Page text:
Sunday, September 25, 2011

The Village Bakery - or mad idea?

One of my favourite bakery books is called 'The Village Baker' by Joe Ortiz. His wife, Ruth, was actually the village baker where they lived in Canada. So Joe, being the baker's husband, set off to meet and write about some of the great village bakers and bakeries in Europe - inspired as he was by the whole idea of a village baker in these modern times.

And he found them, worked with them in the wee small hours of the morning, comparing their methods to the ones of other bakers in different villages he had also worked alongside. He took into account the various regional differences, and at the same time, observed the similarities between them - their methods, pieces of equipment, the flours they used, how old their starter was and so on.

He saw how these little bakehouses were part of the fabric of life for the locals, not just because of the bread and pastries and cakes they produced, but because of the pride and respect these same locals had for their local bakery. And how the baker, in turn, understood his customers - their favourite things, and the new things he wanted them to try. Many bakers make special loaves for special customers. I know I have. I want to please them - and in doing so, I get the same amount of pleasure.

SourdoughBaker Cafe was your village bakehouse. We kept a tab for any customer who needed it. We saved your loaf for you if it wasn't ready when you dropped in. We knew your bread, and your coffee. We loved it when you loved it. If we got it wrong, which we sometimes did, we'd give you another one, to ensure closure. We weren't about great bread, we were about happy customers. The great bread was a bi product of happiness.

So this led me to an idea.

While supplying happiness via great bread, there has been a monetary transaction. An agreed price, which is implied by the act of purchasing the bread. But what if that transaction was broadened to include a SUPPLY of great bread, as opposed to a LOAF of great bread? What if your bread supply was purchased, rather than loaf by loaf?

The thing is, the bread I've been making all these years isn't ordinary. If it was ordinary, why do people travel great distances to buy it? And why do I put myself through the trials and tribulations that I do in order to make it? There are easier ways to make a living, and I for one have discovered some of them. But still I return to do THIS thing.  It's big, and it's not just about bread. It's about finding better ways to do things better.

So my question is:
What does it take to keep making something special? Is it money?

I'll ask another question:
What is a loaf of bread worth?

So I have my 21 year old starter called Papa. I have a bakery worth of equipment, including an oven called Bertha which weighs over a tonne. I have some dedicated and very special people who will help me make more great bread. And I have all of you people who want this community enterprise-come- bakery thing to happen. Oh, and I have a kitchen space to set up in. And a knowledge base as big as is required to sustain change - that being you, who reads this.

So here's another Mad Idea. Could a bakery be sustained if its customers signed up for bread supply, and paid for it in regular instalments? In the age of online retail, could these customers come to expect some sort of convenience for this outlay - say delivery to their local area, if not to their door? And, should these customers be expected to engage in some way with their bakehouse - say, by helping with deliveries, or by simply attending a baking workshop?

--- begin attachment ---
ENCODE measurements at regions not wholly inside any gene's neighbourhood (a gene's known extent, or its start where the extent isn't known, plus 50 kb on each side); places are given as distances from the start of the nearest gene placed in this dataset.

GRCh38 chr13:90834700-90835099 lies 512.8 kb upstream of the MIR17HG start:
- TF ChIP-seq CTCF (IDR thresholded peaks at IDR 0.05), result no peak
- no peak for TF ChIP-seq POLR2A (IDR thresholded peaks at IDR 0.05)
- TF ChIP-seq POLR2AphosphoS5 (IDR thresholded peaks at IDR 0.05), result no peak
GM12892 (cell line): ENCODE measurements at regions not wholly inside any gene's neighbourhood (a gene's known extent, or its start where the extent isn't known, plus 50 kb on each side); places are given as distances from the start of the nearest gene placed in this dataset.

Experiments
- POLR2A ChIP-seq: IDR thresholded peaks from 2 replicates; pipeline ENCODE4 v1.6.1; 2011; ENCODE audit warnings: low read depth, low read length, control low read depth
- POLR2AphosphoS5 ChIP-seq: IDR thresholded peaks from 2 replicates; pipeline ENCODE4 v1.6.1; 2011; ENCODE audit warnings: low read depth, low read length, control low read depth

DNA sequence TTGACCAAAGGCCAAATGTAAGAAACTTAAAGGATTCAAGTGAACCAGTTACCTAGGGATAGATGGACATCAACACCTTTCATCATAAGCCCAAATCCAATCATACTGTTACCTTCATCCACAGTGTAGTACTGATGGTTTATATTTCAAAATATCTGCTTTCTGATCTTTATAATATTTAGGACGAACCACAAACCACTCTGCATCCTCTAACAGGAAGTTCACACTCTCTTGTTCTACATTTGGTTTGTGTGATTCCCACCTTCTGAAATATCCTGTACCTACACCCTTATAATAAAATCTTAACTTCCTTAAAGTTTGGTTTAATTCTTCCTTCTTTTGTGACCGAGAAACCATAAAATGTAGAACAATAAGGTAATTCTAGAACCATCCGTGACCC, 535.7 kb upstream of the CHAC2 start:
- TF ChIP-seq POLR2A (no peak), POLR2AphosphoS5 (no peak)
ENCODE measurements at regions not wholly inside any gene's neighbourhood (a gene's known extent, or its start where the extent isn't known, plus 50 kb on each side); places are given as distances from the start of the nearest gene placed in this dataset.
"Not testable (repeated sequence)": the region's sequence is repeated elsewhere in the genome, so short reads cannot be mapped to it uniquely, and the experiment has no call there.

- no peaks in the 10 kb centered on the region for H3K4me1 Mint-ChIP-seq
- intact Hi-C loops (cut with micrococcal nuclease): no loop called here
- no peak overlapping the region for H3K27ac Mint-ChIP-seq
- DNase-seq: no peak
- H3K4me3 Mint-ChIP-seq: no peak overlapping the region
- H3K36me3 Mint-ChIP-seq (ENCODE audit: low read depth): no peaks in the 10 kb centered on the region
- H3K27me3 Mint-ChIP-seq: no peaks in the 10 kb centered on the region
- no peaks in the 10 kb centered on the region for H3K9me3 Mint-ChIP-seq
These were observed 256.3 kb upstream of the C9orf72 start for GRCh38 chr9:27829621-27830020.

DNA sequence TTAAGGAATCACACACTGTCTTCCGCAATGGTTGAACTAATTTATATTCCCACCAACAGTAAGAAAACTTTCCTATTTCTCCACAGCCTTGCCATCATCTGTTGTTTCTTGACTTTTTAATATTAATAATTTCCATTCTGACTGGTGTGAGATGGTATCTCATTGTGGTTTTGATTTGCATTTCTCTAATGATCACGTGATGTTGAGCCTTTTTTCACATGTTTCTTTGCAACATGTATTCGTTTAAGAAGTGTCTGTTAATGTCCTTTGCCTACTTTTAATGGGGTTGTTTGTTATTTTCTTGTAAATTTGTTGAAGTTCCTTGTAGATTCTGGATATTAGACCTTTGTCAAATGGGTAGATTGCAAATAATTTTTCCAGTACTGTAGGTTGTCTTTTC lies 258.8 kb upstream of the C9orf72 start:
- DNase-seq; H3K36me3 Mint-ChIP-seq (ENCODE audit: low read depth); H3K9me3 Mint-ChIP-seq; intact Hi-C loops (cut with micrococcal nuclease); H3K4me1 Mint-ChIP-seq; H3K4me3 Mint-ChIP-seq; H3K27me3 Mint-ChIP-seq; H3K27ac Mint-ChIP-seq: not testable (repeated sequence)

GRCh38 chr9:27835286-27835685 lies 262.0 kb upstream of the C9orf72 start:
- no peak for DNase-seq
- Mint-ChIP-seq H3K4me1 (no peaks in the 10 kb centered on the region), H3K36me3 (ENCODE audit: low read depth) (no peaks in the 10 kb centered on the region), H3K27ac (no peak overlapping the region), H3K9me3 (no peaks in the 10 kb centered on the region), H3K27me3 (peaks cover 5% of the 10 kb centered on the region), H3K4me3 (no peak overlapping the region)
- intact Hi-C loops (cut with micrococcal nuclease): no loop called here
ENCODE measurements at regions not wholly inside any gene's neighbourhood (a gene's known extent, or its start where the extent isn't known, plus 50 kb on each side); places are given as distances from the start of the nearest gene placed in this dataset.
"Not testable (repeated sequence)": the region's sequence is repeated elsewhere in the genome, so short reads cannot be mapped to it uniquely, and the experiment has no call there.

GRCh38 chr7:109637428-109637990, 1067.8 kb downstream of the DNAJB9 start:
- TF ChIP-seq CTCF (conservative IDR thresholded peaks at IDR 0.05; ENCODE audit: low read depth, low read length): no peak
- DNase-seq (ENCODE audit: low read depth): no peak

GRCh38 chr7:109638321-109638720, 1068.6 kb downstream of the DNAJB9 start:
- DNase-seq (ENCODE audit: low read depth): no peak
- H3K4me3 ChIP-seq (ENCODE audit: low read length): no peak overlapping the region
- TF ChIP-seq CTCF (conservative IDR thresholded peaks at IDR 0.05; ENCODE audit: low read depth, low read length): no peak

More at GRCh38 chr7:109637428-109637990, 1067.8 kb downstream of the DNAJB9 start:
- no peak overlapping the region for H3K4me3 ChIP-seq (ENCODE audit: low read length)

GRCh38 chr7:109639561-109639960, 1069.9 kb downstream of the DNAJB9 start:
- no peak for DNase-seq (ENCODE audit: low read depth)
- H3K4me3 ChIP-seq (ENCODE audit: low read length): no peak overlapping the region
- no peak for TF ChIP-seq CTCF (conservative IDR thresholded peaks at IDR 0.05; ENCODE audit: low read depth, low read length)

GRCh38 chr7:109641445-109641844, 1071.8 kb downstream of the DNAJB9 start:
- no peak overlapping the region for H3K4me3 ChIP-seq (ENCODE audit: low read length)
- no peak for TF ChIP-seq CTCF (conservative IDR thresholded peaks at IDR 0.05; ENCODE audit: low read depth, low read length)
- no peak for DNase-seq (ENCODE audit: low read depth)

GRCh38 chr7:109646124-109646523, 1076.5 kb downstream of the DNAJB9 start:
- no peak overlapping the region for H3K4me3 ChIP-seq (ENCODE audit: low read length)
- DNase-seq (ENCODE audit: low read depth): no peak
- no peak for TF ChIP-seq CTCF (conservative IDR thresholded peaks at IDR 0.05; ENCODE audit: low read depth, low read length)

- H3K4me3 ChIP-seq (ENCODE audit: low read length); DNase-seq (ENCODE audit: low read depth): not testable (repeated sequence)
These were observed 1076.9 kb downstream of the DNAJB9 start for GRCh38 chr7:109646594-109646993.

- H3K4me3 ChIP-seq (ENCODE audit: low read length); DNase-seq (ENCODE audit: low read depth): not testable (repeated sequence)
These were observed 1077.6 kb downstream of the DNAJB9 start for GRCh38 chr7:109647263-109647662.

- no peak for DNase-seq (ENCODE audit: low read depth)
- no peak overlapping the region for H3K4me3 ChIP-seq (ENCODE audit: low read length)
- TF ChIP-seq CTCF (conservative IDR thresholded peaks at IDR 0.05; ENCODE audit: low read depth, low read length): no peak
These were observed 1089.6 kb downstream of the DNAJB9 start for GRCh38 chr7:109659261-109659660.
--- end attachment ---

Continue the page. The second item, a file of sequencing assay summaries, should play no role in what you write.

What say I (as defined by the above list of resources, including other people) put my hand up to become the Village Sourdough Baker for Newcastle village? Would you support this enterprise by paying for this resource bank by the month, quarter or year? Or, would you be interested to help in making it happen, no matter what skill set you possess? Could we not leverage your particular skill to make this thing work sustainably? And how could you benefit from applying your money and/or skillset to this enterprise?

These are serious questions for me, yet I'm reasonably sure they will be quite trivial to most of you. But if they are a tad above trivial to you, then I'd love to hear what you think about my new Mad Idea.

Until next time..


  1. I'd totally buy into some sort of subscription based village bakery. I love it.

    If running deliveries in local area once or twice a year was part of the "cost" I'd probably be down with that too.

    I don't have alot of time that I could offer but could bring my other skills to the table to see this succeed. (Bookkeeping/accounting etc)

    Great bread really does transcend the mundane :) just got to find a the model that will work!

  2. You are on to a Brilliant idea... This very creative, workable idea should invoke Passion and the motivation to become a co-operative community. I am excited by it myself.
    I have always loved art and breadmaking together. I have great Passion for it, experimented occasionally with it and want to be taught how to make my own Sourdough Bread. I would like to come to the workshops:)
    I have another idea, that could also help... why not ask everyone who can do it, to buy a share in the co-op bakery itself or become an honorary Patron of the co-op with a yearly donation starting at $100.00.
    I think patrons would be good to have on board.
    Also, why not get in touch with Matt Preston and offer your services to teach and judge your specialty... Sour Dough Bread making on MasterChef.
    All the best,

  3. thanks for the great idea man, i really enjoy reading your blog…so many great stuff…

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